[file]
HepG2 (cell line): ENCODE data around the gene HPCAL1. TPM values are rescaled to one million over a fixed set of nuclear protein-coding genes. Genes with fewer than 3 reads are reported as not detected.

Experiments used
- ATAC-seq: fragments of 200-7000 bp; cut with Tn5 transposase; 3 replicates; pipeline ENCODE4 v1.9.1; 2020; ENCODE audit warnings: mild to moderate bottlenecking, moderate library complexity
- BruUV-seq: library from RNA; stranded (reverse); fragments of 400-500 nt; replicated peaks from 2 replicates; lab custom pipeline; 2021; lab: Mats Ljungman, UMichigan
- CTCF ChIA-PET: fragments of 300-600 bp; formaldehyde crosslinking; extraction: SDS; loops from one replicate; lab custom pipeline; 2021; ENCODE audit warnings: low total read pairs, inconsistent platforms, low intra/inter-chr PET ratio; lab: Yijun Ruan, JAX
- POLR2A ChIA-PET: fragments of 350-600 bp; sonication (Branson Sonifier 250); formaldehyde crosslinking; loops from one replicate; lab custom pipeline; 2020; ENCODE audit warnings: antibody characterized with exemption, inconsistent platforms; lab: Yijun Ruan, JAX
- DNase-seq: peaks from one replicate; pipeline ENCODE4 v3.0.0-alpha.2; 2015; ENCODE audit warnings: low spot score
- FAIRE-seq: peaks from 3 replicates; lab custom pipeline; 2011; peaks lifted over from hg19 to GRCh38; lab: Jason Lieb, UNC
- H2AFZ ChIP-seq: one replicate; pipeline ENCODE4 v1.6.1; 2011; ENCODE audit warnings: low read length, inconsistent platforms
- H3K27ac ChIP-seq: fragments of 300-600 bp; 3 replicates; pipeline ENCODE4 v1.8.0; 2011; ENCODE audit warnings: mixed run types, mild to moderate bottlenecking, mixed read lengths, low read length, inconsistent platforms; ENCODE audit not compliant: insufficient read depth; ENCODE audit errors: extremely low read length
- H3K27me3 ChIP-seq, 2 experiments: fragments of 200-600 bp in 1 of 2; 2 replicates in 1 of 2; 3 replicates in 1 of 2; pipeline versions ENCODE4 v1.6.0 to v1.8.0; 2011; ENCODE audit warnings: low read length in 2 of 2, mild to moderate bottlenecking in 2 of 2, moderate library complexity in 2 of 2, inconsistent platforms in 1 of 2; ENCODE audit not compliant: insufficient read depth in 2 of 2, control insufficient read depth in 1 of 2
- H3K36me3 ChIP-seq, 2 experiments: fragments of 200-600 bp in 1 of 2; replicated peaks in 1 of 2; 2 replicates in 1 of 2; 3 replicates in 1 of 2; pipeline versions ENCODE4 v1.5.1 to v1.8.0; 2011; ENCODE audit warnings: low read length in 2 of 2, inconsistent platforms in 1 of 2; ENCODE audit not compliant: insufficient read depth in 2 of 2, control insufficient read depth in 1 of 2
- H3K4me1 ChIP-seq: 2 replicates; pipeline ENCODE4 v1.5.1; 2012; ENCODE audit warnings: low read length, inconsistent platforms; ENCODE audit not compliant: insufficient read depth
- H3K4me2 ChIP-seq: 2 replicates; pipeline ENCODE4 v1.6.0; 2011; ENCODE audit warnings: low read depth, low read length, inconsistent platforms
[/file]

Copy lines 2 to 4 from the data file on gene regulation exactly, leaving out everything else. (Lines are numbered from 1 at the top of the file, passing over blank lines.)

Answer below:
Experiments used
- ATAC-seq: fragments of 200-7000 bp; cut with Tn5 transposase; 3 replicates; pipeline ENCODE4 v1.9.1; 2020; ENCODE audit warnings: mild to moderate bottlenecking, moderate library complexity
- BruUV-seq: library from RNA; stranded (reverse); fragments of 400-500 nt; replicated peaks from 2 replicates; lab custom pipeline; 2021; lab: Mats Ljungman, UMichigan